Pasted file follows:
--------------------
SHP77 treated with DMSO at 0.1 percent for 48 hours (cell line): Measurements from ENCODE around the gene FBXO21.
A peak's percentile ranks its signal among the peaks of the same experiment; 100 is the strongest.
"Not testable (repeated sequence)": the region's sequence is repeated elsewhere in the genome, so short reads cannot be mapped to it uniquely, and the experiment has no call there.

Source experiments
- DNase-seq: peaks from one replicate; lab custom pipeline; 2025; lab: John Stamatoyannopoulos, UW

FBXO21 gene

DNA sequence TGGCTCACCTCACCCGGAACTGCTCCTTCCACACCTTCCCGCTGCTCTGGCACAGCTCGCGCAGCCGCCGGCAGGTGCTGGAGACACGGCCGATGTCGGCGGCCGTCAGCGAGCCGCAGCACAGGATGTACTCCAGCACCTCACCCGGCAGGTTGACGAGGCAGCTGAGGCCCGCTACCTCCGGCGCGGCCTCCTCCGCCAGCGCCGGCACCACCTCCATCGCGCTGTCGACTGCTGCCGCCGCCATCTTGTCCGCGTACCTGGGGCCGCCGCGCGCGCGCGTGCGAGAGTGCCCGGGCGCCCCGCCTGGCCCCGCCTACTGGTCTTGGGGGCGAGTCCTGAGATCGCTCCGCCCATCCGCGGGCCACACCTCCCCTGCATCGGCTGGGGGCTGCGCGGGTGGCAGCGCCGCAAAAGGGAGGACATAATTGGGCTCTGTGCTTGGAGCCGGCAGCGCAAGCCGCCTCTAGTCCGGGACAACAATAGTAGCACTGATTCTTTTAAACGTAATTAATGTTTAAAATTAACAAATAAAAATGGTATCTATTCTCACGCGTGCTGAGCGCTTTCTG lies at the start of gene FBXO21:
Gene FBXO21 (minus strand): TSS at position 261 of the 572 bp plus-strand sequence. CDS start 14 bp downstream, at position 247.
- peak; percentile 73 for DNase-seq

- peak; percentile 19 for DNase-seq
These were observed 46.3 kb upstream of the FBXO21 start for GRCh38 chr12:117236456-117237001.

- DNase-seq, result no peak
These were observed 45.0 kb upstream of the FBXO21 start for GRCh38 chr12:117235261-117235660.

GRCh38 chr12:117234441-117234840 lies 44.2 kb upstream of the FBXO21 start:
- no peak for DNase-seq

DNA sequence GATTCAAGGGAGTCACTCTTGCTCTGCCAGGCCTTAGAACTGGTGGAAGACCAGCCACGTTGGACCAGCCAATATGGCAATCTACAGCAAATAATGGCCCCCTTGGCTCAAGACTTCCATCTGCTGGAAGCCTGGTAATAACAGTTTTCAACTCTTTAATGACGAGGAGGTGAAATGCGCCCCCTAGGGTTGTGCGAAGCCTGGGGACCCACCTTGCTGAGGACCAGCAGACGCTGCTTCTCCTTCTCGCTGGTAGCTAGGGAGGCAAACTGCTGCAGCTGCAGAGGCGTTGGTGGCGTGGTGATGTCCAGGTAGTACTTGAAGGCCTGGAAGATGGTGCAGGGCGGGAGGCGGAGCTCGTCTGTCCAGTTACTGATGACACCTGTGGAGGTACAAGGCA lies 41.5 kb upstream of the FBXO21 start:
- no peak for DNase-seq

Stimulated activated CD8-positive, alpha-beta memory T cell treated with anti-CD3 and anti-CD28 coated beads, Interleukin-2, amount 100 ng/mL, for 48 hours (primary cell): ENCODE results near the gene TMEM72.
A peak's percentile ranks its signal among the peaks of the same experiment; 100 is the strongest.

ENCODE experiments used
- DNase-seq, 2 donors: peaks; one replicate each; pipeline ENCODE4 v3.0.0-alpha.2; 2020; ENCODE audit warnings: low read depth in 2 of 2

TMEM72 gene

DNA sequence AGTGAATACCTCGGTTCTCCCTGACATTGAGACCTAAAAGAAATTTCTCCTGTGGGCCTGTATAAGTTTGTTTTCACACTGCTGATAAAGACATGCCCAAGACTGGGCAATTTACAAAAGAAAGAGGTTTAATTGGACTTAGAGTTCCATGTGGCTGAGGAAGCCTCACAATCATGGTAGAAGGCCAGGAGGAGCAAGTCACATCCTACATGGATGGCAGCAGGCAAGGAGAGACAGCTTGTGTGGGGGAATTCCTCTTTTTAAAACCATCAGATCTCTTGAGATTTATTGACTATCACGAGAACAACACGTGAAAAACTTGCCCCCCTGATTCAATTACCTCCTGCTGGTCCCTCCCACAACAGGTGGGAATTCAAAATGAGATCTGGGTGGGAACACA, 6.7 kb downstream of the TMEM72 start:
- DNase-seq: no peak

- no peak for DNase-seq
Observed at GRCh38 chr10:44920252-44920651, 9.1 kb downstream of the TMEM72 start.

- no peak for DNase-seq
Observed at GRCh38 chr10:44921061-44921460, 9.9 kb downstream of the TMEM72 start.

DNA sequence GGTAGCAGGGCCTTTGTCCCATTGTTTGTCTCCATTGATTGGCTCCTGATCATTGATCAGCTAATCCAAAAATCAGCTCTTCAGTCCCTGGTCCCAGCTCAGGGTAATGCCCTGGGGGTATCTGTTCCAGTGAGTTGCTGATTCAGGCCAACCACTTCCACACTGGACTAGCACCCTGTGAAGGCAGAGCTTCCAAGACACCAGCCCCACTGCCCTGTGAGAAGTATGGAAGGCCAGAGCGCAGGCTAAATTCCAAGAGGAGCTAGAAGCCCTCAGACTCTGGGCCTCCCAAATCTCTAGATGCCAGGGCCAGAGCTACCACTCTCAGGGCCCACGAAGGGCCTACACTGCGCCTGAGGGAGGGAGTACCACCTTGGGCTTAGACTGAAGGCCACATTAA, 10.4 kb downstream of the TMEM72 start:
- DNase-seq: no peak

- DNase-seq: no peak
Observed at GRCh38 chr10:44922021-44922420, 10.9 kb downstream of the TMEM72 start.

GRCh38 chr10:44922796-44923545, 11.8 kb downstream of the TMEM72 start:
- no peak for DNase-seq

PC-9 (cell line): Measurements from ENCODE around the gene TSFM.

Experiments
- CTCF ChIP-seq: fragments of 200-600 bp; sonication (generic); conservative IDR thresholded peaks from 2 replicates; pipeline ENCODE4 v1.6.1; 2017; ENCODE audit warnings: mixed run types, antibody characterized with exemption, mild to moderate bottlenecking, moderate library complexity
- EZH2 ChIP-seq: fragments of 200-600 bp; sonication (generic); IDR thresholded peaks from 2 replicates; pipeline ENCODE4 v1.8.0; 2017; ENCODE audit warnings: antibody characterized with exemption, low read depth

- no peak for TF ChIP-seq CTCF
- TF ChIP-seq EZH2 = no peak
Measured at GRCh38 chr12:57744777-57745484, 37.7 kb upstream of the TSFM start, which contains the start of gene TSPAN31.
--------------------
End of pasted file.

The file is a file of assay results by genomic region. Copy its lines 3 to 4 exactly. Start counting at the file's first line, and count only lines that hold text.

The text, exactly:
"Not testable (repeated sequence)": the region's sequence is repeated elsewhere in the genome, so short reads cannot be mapped to it uniquely, and the experiment has no call there.

Source experiments